Community Policing Officer
The City of Windhoek is constantly inundated with commuters traveling between destinations and through this a worrisome trend has emerged; Many drivers behind steering wheels are either unlicensed to drive or fail to carry their licences while operating a vehicle. This alarming violation of road safety regulations is becoming increasingly common within the city, posing a grave risk to all road users.
Among the most frequently contravened provisions within the Road Traffic and Transport Act 22 of 1999, this issue of not carrying a driver’s licence shows no signs of improvement. The Windhoek City Police regularly encounters individuals who are unable to produce their driver’s licences at checkpoints, raising suspicions that a significant number of these drivers may be entirely unlicensed.
This worrisome trend has far-reaching implications as unlicenced drivers jeopardise not only their own safety but also that of others on the road. The inherent risks associated with unlicensed drivers are multifaceted. First and foremost, they often lack the essential skills required for safe driving and may do not possess the knowledge needed to react effectively in emergency situations. Consequently, they are more likely to cause accidents than avoid them.
Moreover, unlicensed drivers are prone to committing traffic violations due to their unfamiliarity with certain road signs and a lack of knowledge about road rules and regulations. These violations can quickly escalate into hazardous situations and result in road crashes.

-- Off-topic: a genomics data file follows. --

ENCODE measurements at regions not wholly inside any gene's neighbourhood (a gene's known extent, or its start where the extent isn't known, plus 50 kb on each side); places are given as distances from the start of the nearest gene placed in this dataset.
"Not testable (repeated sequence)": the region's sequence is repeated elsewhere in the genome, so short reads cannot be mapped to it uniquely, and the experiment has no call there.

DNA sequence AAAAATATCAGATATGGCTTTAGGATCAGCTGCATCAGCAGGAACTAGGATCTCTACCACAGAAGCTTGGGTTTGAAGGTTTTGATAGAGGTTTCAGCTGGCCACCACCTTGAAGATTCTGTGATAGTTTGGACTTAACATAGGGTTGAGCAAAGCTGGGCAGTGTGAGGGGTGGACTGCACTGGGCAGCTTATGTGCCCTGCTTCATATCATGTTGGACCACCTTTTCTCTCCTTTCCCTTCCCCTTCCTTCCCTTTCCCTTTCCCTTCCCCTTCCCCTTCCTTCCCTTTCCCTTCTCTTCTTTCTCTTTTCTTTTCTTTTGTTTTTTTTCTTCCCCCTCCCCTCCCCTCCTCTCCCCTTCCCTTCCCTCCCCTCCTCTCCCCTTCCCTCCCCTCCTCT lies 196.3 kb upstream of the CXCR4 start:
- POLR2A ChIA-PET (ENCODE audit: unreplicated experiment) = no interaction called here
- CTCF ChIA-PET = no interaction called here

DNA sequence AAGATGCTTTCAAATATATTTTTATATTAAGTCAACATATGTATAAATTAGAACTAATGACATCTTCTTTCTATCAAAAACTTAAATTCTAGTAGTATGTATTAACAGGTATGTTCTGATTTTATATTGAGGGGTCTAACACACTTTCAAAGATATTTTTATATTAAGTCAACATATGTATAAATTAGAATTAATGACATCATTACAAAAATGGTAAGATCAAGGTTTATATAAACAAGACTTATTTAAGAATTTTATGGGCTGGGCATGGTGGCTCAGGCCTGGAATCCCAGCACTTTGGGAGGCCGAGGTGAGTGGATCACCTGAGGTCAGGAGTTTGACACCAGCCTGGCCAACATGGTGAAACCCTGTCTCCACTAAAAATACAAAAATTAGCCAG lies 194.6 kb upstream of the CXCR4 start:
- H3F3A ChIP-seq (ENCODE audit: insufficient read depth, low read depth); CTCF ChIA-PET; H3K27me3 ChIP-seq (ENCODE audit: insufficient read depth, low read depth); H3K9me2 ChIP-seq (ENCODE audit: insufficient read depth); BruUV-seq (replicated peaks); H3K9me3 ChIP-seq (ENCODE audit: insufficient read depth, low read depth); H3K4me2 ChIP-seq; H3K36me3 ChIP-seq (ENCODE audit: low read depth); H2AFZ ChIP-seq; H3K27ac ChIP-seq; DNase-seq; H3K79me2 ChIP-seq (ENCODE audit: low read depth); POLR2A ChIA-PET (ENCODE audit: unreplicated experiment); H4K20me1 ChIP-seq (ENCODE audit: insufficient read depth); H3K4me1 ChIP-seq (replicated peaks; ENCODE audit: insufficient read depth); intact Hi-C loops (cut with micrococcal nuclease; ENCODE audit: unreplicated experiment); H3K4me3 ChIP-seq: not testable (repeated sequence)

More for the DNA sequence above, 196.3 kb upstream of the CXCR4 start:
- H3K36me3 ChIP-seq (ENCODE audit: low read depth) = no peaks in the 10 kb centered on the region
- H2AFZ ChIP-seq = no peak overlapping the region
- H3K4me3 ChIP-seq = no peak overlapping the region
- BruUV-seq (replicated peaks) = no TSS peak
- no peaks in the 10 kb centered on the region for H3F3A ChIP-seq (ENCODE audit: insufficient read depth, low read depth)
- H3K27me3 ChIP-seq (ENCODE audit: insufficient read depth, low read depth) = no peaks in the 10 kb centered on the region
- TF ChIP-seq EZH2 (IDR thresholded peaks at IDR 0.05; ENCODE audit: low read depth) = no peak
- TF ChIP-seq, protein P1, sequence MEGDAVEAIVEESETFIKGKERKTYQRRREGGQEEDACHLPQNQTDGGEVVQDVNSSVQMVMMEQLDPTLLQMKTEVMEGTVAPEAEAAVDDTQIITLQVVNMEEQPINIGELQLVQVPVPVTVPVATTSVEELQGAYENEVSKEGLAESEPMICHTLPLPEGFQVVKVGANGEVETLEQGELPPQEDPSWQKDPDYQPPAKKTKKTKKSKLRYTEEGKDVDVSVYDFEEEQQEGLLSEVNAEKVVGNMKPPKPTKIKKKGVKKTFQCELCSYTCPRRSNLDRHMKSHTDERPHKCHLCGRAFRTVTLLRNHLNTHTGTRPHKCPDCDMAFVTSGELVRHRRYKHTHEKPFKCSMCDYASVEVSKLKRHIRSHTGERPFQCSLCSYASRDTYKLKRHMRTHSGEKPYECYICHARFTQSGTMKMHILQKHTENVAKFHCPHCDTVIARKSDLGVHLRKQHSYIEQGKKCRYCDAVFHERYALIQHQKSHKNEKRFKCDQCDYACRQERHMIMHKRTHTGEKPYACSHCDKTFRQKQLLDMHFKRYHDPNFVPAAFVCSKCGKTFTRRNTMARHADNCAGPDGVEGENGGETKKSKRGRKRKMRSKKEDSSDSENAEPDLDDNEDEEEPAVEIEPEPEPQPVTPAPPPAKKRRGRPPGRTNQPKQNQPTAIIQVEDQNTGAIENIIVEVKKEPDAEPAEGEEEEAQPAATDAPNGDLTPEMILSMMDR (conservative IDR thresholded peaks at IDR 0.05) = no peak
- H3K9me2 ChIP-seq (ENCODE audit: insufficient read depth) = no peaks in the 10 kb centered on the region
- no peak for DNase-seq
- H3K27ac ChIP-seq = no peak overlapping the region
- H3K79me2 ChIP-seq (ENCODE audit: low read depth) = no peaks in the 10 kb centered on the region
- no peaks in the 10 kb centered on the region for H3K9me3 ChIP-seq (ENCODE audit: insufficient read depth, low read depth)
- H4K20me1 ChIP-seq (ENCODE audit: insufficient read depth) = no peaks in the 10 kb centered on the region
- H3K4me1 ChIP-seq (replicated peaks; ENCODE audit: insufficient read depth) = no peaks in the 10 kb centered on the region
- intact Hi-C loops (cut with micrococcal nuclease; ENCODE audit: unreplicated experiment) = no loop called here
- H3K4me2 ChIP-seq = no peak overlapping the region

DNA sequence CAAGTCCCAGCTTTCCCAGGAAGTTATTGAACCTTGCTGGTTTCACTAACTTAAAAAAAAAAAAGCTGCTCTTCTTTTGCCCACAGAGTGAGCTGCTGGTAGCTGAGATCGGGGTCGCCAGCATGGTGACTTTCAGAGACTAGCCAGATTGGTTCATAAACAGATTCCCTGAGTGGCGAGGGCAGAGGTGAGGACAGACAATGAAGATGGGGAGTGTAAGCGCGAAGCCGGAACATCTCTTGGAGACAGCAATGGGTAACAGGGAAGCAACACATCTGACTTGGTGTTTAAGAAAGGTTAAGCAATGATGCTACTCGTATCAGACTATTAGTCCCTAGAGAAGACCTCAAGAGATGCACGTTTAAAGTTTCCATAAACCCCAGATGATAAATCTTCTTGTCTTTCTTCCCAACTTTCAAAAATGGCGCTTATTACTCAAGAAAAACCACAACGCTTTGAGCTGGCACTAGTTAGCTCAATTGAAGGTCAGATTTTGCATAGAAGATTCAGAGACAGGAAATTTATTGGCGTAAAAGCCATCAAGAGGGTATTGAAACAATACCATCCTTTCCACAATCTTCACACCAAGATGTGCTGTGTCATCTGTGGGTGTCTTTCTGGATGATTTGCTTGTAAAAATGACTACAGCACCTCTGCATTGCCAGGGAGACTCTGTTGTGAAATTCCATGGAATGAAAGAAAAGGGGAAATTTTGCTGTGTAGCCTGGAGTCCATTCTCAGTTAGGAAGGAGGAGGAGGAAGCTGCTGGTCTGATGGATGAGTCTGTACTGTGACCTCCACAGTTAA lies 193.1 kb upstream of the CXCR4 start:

One other concerning trend on the rise in the city is the act of fleeing accident scenes. Unlicensed drivers may be more inclined to flee the scene of an accident to escape legal consequences thereby exacerbating the dangers posed by their presence on the road.
Of particular concern is the age of many of these unlicensed drivers. In many instances, they are underage and are not the legal owners of the vehicles they operate. This implies vehicle owners knowingly entrust these vehicles to unlicenced individuals, which is also a violation of the Road Traffic and Transport Act.
In response to this growing threat, law enforcement agencies are taking decisive action. There is a renewed focus on education and enforcement to address the issue of unlicenced drivers. This includes campaigns aimed at raising awareness about the importance of obtaining a driver’s licence, regular traffic stops to identify and penalise offenders, and stricter enforcement of penalties for driving without a valid licence.
Driving without a licence will attract a fine of N$1000 while failure to carry the licence will set you back N$500 and employing or permitting a person without a licence to operate a vehicle will result in a fine of N$750 to the vehicle owner.
Drivers also won’t be allowed to drive any further unless their licence is produced, or an alternative licensed driver is available. This means the vehicle in question will be impounded in terms of Section 107 if the driver is unable to identify themselves by means of an acceptable identification or in the absence of a replacement driver.
Furthermore, commendable efforts are being made by the licensing authority to provide accessible driver education and licensing opportunities.
These initiatives aim to ensure individuals have the means to acquire a valid driver’s licence and, in doing so, become safe and responsible drivers.
In the face of this pressing concern, these efforts are a step in the right direction to emphasise Windhoek’s collective commitment to road
* Contact the Windhoek City Police Service on 061 302 302 or 061 290 2239 for any emergencies and crime related issues.